Love is verb, an action word. Hate is as well. As a humanitarian, I ground myself in love in order to challenge divisive hate.
So when Fox Business Analyst Charles Payne asked me to defend words of mine that were ultimately tweeted by Gavin Long, the alleged shooter of several police officers in Baton Rouge, Louisiana, I was perplexed. It is true that my words were provocative: I questioned if the U.S. government should be considered a hate group, because of the consistent, blatant, abusive treatment of Black people by our nation.
When confronted with this harsh reality, I advocate different approaches to addressing it than what Gavin Long did – only love can win this battle. So let’s go back to those action words. What does it mean to act with love? What does it mean to express hate? My life is a reflection of the greatest and the worst of our nation. It is truly exceptional that our country is one where someone like myself can grow up in poverty and adversity, enter adulthood as a high-school dropout with three drug felonies, and go on to become a multimillionaire real estate developer and accomplished entrepreneur. However, I have personally witnessed the devastation that government policies have brought upon my family and people who look like me. I am forced to acknowledge that I’m one of the hardworking but fortunate “talented tenth” who are able to break through the cycle of oppression.
Stories like my own are frequently used as examples of why government oppression isn’t real. With the historic achievement of the first African-American U.S. President came a fervent desire to claim we had moved beyond racism. But the problem is, if you put good people into a faulty system, it will always yield negative results. In the business world, this is well understood and billions of dollars are spent to improve corporate culture and restructure inefficient systems. So when it comes to policy, policing, and incarceration, it doesn’t matter whether or not individual people become less racist over time: a system inherently built on achieving biased outcomes will continue to produce biased results.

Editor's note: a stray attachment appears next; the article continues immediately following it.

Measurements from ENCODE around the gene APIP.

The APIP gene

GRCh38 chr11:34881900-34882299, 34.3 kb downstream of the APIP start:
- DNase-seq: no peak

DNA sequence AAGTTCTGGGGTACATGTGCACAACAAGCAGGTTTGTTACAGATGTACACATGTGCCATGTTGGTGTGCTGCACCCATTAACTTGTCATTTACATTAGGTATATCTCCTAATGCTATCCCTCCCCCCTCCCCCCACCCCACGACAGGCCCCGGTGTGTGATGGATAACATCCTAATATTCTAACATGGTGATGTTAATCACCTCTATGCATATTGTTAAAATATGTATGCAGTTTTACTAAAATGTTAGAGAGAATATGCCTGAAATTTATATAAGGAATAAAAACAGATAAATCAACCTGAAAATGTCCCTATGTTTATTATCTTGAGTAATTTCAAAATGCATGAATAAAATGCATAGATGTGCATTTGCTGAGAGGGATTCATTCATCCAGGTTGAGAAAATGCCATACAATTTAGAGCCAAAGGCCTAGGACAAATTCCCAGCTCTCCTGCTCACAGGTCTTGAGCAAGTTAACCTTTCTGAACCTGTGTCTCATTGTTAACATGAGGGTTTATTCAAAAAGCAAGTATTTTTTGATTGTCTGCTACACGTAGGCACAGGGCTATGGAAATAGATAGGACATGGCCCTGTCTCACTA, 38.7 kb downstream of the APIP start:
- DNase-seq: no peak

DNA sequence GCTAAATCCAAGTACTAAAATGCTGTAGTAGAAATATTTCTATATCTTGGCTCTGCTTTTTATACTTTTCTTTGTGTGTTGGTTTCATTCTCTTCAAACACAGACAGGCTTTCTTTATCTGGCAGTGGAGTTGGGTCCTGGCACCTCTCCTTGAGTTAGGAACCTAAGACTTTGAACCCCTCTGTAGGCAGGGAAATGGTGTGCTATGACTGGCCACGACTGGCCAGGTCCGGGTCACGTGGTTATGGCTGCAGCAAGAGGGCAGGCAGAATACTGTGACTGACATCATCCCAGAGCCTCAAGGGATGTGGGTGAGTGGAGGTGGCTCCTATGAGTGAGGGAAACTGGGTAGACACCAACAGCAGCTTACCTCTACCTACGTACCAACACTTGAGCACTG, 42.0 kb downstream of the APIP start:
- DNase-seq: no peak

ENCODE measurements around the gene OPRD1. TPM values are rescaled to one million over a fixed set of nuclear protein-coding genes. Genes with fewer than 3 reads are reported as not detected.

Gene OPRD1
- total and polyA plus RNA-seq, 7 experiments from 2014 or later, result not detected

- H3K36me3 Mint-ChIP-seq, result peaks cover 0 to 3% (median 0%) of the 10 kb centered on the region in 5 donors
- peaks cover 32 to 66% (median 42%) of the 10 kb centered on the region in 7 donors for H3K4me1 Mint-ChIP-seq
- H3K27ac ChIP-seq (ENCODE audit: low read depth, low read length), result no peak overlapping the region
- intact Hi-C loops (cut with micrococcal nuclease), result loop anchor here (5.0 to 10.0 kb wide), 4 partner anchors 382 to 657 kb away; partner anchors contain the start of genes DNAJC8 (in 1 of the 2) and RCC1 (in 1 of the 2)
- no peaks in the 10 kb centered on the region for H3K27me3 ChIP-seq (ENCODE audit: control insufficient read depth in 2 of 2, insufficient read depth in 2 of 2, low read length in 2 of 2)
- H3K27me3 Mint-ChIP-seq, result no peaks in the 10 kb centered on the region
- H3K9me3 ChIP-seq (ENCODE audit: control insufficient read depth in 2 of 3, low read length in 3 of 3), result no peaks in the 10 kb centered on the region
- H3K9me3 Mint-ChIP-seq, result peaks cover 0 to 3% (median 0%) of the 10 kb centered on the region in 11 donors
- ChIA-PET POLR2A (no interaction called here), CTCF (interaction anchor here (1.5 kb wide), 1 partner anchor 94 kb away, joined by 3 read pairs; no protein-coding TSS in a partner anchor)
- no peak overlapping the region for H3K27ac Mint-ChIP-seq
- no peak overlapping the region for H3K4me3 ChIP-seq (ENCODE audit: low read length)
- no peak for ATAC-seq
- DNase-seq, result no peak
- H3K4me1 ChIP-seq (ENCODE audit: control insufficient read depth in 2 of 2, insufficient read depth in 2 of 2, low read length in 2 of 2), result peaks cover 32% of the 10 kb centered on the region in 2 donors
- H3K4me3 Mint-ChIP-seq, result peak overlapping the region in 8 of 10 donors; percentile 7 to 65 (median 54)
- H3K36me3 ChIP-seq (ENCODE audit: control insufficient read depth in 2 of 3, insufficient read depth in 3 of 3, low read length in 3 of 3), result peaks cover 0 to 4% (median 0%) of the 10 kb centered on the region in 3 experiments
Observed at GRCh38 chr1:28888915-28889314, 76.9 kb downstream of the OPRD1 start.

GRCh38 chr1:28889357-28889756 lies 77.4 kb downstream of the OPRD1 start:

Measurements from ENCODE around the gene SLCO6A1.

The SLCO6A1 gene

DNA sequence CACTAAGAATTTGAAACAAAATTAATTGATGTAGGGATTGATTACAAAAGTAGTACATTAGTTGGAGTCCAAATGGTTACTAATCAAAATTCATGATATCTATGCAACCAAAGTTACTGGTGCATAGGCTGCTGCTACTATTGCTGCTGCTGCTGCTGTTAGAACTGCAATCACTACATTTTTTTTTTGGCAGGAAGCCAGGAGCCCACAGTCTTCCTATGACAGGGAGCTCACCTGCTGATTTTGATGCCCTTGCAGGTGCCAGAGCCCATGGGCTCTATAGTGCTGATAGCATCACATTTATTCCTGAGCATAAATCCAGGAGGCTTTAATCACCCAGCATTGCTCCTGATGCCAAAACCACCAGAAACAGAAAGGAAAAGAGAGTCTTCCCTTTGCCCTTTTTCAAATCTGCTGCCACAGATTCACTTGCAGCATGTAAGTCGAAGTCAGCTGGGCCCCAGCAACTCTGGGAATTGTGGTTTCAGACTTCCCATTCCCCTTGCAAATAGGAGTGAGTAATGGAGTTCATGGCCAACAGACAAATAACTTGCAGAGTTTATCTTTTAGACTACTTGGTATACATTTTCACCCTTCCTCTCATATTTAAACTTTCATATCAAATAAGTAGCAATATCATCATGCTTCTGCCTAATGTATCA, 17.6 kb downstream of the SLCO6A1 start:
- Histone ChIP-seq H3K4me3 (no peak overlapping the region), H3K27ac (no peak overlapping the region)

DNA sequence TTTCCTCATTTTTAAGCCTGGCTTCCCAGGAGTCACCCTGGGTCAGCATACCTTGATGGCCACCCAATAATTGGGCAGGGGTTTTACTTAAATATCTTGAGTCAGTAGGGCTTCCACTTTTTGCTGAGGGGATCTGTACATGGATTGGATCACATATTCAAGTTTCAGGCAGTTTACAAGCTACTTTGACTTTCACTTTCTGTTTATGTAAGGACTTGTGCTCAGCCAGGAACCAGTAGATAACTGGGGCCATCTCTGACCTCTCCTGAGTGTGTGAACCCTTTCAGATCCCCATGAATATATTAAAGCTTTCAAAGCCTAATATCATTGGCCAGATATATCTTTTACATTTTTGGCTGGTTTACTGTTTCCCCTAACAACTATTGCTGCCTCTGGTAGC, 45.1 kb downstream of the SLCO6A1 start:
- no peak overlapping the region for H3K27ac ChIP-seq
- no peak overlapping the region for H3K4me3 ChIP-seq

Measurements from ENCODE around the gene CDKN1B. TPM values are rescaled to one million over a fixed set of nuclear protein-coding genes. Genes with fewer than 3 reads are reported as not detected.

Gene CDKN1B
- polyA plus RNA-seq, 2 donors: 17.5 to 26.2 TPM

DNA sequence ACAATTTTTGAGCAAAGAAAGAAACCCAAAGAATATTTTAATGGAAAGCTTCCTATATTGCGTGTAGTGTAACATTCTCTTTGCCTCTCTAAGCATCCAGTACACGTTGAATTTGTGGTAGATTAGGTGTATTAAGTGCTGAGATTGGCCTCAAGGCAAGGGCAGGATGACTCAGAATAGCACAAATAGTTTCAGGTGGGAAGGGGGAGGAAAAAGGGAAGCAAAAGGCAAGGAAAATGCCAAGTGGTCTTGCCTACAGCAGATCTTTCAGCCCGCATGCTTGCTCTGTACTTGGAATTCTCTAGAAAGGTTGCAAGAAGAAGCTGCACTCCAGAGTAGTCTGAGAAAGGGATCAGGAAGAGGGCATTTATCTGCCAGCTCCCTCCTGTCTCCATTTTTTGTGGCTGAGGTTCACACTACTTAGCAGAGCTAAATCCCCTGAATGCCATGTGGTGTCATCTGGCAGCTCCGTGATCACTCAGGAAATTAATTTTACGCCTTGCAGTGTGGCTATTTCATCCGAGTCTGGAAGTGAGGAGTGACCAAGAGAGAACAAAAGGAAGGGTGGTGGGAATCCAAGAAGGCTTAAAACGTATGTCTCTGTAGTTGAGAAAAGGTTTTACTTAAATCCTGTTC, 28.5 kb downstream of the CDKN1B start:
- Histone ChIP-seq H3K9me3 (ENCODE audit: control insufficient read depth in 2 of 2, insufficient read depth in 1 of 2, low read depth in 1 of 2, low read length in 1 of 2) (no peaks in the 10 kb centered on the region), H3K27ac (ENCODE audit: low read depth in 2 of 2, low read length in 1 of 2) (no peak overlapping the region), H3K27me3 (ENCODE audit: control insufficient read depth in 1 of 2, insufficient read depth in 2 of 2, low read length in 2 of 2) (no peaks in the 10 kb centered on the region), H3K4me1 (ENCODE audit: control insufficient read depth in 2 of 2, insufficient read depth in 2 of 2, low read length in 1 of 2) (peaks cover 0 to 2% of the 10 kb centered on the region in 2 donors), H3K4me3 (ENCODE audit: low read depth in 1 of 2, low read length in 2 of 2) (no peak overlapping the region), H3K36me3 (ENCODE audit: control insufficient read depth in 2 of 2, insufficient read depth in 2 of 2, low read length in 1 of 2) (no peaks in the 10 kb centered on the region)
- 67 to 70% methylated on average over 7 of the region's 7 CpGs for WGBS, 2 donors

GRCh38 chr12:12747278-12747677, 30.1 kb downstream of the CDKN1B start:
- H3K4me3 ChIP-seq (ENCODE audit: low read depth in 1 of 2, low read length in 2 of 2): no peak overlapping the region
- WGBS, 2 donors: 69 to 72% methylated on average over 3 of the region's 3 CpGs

The roots of the U.S. prison system trace all the way back to 1865, the same year slavery was abolished by the 13th Amendment – except when a crime has been committed. This intentional loophole was immediately exploited by the government, which earned new revenue by leasing out chain gangs of African-Americans to the plantations where they had formerly been enslaved. Of course, people had to commit a crime in order to be locked up, so laws were created that criminalized even the smallest actions by Blacks: looking a White person in the eyes, standing on the wrong side of a railroad, or being homeless. The roughly 4 million psychologically and physically abused Africans who were “freed” without any money, land, or education to fend for themselves were easily targeted for incarceration.
We can’t “put history behind us,” because this dynamic remains essentially unchanged. In fact, with the entrance of private, for-profit prisons, the percentage of African-Americans who are incarcerated has actually greatly increased. Our government, on the federal and state level, has created policies like the “War on Drugs,” used tactics like “Stop and Frisk,” and set legal precedent for huge sentencing disparities like “crack vs. cocaine,” all to target and incarcerate people of color. Once in prison, inmates work for private corporations who pay them so little it might as well be called “free labor.” I remember being paid 30 cents an hour to cut down trees for lumber in upstate New York.
The only way to justify a system that runs on the targeting, imprisonment, and forced labor of people of color is to dehumanize and blame the victims. This is why Mr. Payne, in debate with me, relied on the common misdirection of “Black on Black crime” as an excuse for the government’s policies towards Black people. It is well-known that virtually all people are more likely to be killed by someone who looks like them rather than someone from another group. But for daring to suggest crimes have been committed by the U.S. government against Black people, I got a dangerous insinuation, a lively on-air debate, and 1 million video views. The narrative of criminalization is only allowed to travel one direction.
Maybe hatred is a word that, even if accurate, only scares and divides us. Perhaps we should say the U.S. government hasn’t loved us, yet. Either way, admitting it is the first step to changing the outcome and bridging the racial divide in our nation.
Jay Morrison is a real estate developer, public speaker, entrepreneur, and humanitarian with a passion for bridging the “wealth gap” by teaching wealth building, homeownership, and financial literacy skills to underserved communities. His books include “Hip Hop 2 Homeowners: How WE Build Wealth in America,” “Lord of My Land: 5 Steps to Homeownership,” and coming out soon, “The Solution: The African American Blueprint for Liberty, Justice and Repair.” Jay currently resides in New Jersey and is the proud father of two daughters.
PHOTO CREDIT: Getty
How To Bridge The Racial Divide In The U.S., Or Does America Hate Black People? was originally published on newsone.com
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